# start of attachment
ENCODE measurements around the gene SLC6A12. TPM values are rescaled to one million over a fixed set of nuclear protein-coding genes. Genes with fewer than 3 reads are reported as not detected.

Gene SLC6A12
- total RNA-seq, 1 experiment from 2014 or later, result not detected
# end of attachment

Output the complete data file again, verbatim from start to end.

ENCODE measurements around the gene SLC6A12. TPM values are rescaled to one million over a fixed set of nuclear protein-coding genes. Genes with fewer than 3 reads are reported as not detected.

Gene SLC6A12
- total RNA-seq, 1 experiment from 2014 or later, result not detected